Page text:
Experts warn consumers about clever identity theft scams

Children ID theft on rise, experts say

SAN DIEGO - Children's Social Security numbers, medical histories and tax returns are big targets for identity thieves, experts told Team 10.

Identity theft is the top complaint received by the Federal Trade Commission for the last 13 years.

Karen Barney of San Diego did not really know what identity theft was until she became a victim.

Someone stole her Social Security number and opened three cellphones in her name.

"All I could see was $800 of 'oh my God, how did this happen?'" Barney said. "I was totally floored."

Barney got help from the Identity Theft Resource Center in San Diego and later started working for the nonprofit company.

ITRC CEO Eva Velasquez said they receive 10,000 calls a year from people who have had their identities stolen or have questions about it.

ITRC receives the most calls about financial identity theft, which is when someone steals a Social Security number and name and opens new lines of credit with the stolen information.

"They use your credit history, your credit files to gain access to money, goods or services and leave you to pay the bill," said Velasquez.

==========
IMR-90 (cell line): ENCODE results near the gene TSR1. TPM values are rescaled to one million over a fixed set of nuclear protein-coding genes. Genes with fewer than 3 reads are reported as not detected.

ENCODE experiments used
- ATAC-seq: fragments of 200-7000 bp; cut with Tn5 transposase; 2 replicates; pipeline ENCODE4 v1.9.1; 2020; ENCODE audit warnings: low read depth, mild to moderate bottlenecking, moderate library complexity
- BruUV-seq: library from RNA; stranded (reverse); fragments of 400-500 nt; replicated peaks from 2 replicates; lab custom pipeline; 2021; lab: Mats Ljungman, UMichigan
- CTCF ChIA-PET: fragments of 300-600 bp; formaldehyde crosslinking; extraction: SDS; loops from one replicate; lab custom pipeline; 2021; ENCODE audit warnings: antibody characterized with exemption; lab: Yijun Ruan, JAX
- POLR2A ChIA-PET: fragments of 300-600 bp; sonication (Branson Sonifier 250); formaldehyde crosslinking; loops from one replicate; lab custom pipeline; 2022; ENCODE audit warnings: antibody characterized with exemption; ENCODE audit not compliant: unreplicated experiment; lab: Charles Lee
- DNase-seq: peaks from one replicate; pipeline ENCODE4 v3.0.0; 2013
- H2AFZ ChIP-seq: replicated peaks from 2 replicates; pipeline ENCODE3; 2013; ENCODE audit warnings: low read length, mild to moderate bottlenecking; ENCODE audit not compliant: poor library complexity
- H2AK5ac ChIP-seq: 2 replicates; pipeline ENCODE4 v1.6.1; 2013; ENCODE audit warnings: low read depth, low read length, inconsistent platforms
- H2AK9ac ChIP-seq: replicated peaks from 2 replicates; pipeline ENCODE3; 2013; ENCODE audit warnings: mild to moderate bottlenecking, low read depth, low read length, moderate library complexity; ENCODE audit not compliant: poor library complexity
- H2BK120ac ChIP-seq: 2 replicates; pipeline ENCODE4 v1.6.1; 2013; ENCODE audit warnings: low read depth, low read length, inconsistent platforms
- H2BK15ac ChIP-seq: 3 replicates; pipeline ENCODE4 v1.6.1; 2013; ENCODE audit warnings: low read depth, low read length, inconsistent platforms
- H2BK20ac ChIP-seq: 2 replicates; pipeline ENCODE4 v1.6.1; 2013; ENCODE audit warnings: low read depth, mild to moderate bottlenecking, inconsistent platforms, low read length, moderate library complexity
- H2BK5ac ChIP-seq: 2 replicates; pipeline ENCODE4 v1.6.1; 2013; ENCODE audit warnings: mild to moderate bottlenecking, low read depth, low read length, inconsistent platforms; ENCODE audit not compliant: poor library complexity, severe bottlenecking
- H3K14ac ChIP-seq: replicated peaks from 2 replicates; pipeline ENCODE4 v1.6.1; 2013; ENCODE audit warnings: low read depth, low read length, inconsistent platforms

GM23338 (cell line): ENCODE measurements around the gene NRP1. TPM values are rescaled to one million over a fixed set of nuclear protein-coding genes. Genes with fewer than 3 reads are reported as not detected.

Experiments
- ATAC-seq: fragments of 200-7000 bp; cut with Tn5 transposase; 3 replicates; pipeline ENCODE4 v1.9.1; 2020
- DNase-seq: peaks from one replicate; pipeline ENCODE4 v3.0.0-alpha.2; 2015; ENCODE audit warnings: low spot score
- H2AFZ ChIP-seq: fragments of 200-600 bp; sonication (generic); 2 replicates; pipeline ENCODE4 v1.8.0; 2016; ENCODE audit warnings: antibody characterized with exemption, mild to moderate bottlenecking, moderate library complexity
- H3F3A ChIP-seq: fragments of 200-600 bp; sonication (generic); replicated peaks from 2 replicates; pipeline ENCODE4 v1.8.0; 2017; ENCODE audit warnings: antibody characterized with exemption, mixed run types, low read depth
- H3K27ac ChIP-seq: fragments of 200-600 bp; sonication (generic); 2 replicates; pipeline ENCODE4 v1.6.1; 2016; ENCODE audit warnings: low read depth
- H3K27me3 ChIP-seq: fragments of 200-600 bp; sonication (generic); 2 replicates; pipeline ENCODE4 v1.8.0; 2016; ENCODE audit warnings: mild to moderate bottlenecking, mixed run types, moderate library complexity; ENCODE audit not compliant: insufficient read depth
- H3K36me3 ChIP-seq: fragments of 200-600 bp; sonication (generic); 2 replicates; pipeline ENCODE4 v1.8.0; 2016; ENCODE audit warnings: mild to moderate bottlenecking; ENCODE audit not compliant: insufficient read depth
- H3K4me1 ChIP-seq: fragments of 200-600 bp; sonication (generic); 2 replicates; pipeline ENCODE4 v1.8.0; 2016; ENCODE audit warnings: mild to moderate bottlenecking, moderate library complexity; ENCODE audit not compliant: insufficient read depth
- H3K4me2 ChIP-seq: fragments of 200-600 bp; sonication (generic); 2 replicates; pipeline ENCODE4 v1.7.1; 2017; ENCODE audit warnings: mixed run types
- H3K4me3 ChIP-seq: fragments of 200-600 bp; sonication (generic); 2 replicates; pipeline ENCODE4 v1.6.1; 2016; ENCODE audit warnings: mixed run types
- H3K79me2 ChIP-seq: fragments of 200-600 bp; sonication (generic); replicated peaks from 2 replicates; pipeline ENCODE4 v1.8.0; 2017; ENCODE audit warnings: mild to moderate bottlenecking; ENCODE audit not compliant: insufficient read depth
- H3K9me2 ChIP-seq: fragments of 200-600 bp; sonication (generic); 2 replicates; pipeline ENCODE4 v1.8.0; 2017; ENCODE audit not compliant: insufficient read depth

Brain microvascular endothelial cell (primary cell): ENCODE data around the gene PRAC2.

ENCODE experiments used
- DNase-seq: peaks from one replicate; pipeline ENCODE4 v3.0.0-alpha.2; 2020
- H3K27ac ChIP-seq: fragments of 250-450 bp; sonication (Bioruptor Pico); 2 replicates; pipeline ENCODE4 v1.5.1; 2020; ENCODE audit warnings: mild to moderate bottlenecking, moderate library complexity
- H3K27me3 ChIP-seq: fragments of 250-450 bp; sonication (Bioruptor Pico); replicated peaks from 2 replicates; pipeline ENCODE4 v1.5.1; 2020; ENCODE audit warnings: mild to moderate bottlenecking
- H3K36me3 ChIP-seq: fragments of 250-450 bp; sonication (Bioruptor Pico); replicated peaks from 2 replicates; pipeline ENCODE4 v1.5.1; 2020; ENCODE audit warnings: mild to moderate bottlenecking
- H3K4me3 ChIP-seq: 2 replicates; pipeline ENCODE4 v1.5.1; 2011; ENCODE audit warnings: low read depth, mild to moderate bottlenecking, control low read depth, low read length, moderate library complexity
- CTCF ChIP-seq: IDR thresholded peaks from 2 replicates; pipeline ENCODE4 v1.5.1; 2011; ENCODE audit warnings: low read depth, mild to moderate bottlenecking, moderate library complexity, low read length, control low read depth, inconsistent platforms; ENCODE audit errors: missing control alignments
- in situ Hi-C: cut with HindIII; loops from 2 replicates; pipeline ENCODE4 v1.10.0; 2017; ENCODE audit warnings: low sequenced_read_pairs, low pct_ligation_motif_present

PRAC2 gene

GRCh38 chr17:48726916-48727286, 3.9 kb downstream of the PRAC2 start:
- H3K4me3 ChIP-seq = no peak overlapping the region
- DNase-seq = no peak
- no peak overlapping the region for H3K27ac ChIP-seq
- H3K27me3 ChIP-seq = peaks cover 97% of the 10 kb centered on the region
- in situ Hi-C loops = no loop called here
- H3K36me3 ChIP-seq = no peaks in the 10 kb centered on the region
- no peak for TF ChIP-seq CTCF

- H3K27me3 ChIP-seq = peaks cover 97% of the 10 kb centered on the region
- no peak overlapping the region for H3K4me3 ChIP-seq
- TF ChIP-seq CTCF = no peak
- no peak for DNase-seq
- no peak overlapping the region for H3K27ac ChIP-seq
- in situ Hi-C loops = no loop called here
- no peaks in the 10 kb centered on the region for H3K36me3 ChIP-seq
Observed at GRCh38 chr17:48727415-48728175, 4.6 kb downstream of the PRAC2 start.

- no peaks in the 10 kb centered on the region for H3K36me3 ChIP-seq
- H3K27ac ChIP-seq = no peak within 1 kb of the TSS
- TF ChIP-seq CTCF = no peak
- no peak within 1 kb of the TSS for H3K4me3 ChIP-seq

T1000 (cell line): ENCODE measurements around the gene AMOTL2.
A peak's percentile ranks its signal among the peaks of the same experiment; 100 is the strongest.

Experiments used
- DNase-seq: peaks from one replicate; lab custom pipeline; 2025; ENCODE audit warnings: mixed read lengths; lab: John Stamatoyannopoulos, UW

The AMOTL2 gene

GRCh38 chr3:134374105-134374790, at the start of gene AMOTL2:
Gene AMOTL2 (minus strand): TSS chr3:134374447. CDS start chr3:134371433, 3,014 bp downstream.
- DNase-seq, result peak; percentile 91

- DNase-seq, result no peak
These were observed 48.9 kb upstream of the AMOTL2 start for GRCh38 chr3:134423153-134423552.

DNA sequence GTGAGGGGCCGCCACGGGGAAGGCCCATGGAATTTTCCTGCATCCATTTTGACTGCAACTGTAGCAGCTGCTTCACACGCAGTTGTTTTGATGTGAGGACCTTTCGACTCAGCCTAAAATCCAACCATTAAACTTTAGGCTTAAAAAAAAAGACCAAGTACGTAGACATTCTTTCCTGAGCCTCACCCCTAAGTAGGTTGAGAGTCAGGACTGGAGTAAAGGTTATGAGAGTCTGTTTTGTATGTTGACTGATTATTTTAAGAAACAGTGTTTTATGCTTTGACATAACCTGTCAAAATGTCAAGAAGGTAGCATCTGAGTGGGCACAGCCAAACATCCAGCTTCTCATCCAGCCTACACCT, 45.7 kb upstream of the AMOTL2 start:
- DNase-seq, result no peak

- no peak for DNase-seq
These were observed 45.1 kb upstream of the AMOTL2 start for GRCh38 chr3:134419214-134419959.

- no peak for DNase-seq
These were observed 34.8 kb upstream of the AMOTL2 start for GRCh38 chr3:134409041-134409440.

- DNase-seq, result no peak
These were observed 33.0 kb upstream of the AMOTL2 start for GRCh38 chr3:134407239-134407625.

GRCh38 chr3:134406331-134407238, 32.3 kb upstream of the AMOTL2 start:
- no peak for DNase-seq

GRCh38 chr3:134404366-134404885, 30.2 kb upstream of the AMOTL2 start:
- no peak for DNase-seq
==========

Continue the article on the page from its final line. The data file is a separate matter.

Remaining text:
Child identity theft is when a child's ID is stolen for the imposter's personal financial gain.

Velasquez said parents do not know to monitor it because children are not supposed to have credit.

"They are very lucrative because you can go unchecked for a long period of time and do a lot of damage," said Velasquez.

Medical identity theft is when someone gets medical help using your name or other information or when your medical benefits are being used by another person.

Velasquez says this type of theft is extremely dangerous.

"Now, all of their medical information is mixed in with yours," she said.

Tax ID fraud is when someone uses a stolen Social Security number to file a false tax return and collects unemployment or another type of benefit.

"Right now, we are in the middle of tax time so government benefits and tax ID fraud is a very big issue. It's 25 percent of our cases," said Velasquez.

Velasquez said guarding your personal information like a valuable is the best way to protect yourself against all forms of identity theft.

For more information on the Identity Theft Resource Center, visit idtheftcenter.org.

To learn more about The San Diego City Attorney's Office Consumer and Environmental Protection Unit click here. (Mobile users: http://bit.ly/XEJl1r)

The Better Business Bureau of San Diego and Imperial Counties also offer information and help on identity theft. For more information, click here. (Mobile users: http://bit.ly/11IFnrK)

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